CUT GOVERNMENT WASTE BEFORE RAISING TAXES
ST. PAUL – As the Minnesota House DFL leadership prepares to pass a budget that increases state spending and taxes by billions of dollars in order to fix our $627 million budget deficit, State Representative Tony Cornish (R-Vernon Center) wonders why the majority party isn’t more focused on eliminating fraud and government waste.
“Recent reports show that program and benefit abuse exists in Minnesota,” Cornish said. “Instead of making sure all of our money is being spent effectively, our leadership is ignoring the problem and asking taxpayers for more money.”
Two months ago, a Department of Human Services memo cited five cases of fraud and abuse that resulted in nearly $3 million in overpayments from state government. Cornish said these investigations occurred thanks to the government reform policies approved by the Republican-led legislature last session.
But with new leadership comes relaxed standards. Last month, the Minnesota Office of the Legislative Auditor (OLA) issued a report faulting the Minnesota Department of Human Services (DHS) for failing to check the eligibility of participants in a number of public assistance programs that provide medical, cash and food benefit to low-income citizens.
Under state and federal law, agencies are required to verify income levels for participants in the various public assistance programs. The OLA report cited the MinnesotaCare insurance program as having failed to adequately verify the income level of participants.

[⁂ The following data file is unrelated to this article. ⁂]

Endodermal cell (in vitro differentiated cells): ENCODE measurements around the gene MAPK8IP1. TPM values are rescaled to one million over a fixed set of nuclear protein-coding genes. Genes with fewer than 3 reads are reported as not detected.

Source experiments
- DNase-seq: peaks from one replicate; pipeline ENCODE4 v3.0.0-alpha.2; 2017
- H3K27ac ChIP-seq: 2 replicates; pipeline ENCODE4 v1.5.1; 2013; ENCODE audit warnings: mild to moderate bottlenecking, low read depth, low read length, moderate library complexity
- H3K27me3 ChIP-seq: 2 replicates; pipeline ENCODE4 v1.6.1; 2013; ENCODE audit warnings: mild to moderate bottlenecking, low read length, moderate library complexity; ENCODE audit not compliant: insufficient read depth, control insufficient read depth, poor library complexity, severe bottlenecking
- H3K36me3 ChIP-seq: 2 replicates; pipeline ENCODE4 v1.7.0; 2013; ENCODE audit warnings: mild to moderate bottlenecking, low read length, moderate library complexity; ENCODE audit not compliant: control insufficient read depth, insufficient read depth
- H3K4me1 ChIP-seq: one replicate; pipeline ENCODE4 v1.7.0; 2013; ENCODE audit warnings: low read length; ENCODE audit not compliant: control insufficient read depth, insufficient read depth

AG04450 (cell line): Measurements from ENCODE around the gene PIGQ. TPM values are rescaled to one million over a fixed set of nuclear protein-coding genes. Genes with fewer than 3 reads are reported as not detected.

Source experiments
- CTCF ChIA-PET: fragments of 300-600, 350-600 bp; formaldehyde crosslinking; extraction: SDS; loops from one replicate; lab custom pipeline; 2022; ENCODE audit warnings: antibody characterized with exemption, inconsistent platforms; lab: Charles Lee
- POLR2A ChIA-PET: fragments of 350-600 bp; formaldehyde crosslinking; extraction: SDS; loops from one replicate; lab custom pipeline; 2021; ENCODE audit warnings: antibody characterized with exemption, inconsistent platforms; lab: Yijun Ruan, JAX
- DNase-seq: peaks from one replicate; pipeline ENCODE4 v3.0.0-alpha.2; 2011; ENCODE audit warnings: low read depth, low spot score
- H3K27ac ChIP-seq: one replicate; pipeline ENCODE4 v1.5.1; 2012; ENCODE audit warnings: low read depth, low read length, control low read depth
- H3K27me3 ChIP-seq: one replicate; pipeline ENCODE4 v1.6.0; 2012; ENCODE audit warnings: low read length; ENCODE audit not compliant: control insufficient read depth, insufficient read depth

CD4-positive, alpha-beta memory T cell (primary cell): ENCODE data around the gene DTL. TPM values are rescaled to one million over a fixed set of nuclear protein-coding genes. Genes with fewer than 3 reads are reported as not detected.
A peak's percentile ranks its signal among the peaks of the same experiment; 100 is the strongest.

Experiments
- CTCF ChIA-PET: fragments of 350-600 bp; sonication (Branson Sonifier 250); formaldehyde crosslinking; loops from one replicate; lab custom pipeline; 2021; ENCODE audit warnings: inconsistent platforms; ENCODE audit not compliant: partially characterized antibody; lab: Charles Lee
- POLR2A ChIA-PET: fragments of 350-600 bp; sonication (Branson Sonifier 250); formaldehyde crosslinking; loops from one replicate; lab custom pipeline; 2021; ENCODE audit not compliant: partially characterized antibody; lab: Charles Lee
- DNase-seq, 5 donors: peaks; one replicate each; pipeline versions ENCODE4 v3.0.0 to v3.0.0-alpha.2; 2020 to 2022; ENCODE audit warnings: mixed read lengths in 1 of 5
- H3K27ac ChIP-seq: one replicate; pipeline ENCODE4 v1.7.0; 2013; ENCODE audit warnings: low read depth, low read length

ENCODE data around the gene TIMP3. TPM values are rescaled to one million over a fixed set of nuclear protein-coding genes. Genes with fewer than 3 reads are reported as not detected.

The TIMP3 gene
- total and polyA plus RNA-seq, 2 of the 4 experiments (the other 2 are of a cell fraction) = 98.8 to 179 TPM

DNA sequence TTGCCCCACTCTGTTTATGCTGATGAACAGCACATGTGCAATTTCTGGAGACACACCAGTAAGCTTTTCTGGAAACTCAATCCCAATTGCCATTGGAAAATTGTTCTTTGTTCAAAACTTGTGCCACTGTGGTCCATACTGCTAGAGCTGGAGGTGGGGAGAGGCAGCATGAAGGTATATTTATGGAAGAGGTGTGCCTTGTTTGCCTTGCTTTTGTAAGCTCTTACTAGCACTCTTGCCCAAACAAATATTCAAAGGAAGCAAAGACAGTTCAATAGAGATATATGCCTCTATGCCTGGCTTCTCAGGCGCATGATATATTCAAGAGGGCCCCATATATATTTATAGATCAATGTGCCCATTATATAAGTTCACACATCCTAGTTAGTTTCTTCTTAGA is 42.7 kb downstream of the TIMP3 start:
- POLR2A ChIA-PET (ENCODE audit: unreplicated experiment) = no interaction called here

In addition, despite federal requirements, DHS failed to cross-check and address discrepancies in reported income levels with other government data for the Medical Assistance program, the Temporary Assistance for Needy Families program, and the Supplemental Nutrition Assistance food-stamp program.
“This is a double whammy for taxpayers,” Cornish said. “Not only are we paying people to sit around and not do their jobs, we are also doing nothing to take able-bodied people off the dole. Before we ask Minnesotan’s to pay several billion dollars, we should eliminate all potential fraud and government waste that exists within state government. Doing so would help trim our projected deficit and ensure that all of our tax dollars are being spent wisely.”